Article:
Advocates looking to convince lawmakers to pass the autism insurance measure roamed the halls of the General Assembly to speak to legislators early in July.
Advocates looking to convince lawmakers to pass the autism insurance measure roamed the halls of the General Assembly last summer to speak to legislators. Photo credit: Rose Hoban

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By Michelle Andrews

Kaiser Health News

It’s getting easier for parents of young children with autism to get insurers to cover a pricey treatment called applied behavioral analysis. Once kids turn 21, however, it’s a different ballgame entirely.

Advocates looking to convince lawmakers to pass the autism insurance measure roamed the halls of the N.C. General Assembly to speak to legislators early in July. Photo credit: Rose Hoban

Many states have mandates that require insurers to cover this therapy, but they typically have age caps ranging from 17 to 21, says Katie Keith, research director at the Trimpa Group, a consulting firm that works with autism advocacy groups. In addition, the federal Centers for Medicare & Medicaid Services recently announced that all Medicaid and Children’s Health Insurance Programs for low-income families must cover comprehensive autism treatment for kids – until they’re 21.

Unfortunately, once someone with autism turns 21, “they fall off a cliff,” says Lorri Unumb, vice president of state government affairs at Autism Speaks, an advocacy organization. “It’s the next big frontier that’s got to be addressed.”

Parents of older children have a few options. Some state autism mandates don’t have age caps, including New York, California, Massachusetts, the District of Columbia, Wisconsin and Indiana, according to Keith.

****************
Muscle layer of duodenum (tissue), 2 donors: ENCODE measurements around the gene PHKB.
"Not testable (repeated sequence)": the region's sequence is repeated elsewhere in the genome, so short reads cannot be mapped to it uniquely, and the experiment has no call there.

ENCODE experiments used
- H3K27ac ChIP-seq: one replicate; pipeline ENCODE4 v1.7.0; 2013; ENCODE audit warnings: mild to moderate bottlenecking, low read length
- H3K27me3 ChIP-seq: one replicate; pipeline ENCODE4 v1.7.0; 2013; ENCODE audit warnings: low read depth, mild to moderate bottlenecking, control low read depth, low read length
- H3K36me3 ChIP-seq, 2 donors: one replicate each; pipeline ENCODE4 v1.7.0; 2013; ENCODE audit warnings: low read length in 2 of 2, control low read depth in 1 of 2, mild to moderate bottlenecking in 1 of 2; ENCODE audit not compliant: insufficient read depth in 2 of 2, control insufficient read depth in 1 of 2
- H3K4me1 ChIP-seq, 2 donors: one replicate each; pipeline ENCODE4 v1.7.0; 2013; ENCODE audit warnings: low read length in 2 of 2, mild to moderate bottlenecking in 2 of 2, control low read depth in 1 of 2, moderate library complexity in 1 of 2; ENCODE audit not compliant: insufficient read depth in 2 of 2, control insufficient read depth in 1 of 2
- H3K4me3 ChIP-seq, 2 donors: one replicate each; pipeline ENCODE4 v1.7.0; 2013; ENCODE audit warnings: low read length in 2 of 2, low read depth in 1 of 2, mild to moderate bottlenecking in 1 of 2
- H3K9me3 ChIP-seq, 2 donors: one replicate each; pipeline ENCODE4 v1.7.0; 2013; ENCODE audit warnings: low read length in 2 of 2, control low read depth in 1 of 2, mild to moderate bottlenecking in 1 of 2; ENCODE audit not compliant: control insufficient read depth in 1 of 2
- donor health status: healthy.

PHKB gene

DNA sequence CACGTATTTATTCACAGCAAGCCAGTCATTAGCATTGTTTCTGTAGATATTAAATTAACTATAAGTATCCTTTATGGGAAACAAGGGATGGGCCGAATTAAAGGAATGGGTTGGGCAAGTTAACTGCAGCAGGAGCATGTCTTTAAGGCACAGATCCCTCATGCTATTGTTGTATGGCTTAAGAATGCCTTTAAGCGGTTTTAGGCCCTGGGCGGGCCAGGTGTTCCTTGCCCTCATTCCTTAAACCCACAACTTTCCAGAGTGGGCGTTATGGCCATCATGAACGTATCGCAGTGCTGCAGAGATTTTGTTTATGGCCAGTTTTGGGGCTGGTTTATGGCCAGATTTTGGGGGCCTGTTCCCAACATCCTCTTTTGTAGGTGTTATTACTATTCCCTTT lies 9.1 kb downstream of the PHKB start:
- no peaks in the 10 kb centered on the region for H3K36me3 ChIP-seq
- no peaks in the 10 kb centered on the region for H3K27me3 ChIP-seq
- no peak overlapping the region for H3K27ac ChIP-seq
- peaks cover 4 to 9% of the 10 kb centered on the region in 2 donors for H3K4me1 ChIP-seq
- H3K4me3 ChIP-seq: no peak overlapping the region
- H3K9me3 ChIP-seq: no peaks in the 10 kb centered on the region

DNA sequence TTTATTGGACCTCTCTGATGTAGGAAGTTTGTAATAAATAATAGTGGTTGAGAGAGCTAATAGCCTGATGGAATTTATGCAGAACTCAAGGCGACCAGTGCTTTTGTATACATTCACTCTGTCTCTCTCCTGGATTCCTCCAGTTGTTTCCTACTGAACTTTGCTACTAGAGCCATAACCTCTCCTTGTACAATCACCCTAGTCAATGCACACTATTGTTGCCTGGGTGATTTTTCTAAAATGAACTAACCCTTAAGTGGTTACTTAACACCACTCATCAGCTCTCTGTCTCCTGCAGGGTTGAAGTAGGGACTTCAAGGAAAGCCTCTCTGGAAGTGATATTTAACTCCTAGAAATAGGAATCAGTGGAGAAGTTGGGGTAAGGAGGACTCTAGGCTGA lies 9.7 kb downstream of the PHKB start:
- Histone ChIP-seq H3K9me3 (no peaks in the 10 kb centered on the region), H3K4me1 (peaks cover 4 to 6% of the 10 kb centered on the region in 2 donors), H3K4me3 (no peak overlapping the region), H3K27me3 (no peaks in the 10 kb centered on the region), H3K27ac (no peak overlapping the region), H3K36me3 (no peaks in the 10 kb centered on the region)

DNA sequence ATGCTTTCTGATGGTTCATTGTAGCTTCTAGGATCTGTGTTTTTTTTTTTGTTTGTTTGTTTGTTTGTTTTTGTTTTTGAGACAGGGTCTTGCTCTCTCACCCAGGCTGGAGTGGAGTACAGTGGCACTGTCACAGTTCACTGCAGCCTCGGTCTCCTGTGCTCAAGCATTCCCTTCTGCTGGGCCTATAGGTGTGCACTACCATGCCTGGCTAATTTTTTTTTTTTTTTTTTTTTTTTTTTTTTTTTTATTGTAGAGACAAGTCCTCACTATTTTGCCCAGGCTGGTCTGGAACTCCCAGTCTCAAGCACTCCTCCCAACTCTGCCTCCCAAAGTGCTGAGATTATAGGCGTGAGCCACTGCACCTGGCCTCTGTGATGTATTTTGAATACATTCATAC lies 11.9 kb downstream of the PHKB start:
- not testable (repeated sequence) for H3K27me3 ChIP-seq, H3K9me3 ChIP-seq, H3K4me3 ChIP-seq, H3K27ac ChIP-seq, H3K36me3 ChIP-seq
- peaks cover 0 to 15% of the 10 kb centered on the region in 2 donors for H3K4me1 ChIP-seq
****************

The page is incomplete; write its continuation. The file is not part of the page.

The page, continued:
If an insurer denies  therapy and a parent lives in one of the states that has an age cap on its autism mandate, it’s worth appealing, Unumb believes. The appeal may be bolstered, she said, by the federal mental health parity law, which bars plans from imposing quantitative or qualitative treatment limitations on mental health care that are more restrictive than those on benefits for physical health conditions.

Like dollar caps on benefits, age is a quantitative limit, says Unumb.

Although the courts have yet to address the issue, she says, “In my opinion, all of these age caps are probably invalid under mental health parity.”

Note: North Carolina does not have an insurance mandate requiring that insurers cover applied behavioral analysis therapy. A proposal to create such a requirement passed the N.C. House of Representatives in 2013 but died in the Senate at the end of this year’s legislative session.

Kaiser Health News is an editorially independent program of the Henry J. Kaiser Family Foundation, a nonprofit, nonpartisan health policy research and communication organization not affiliated with Kaiser Permanente.

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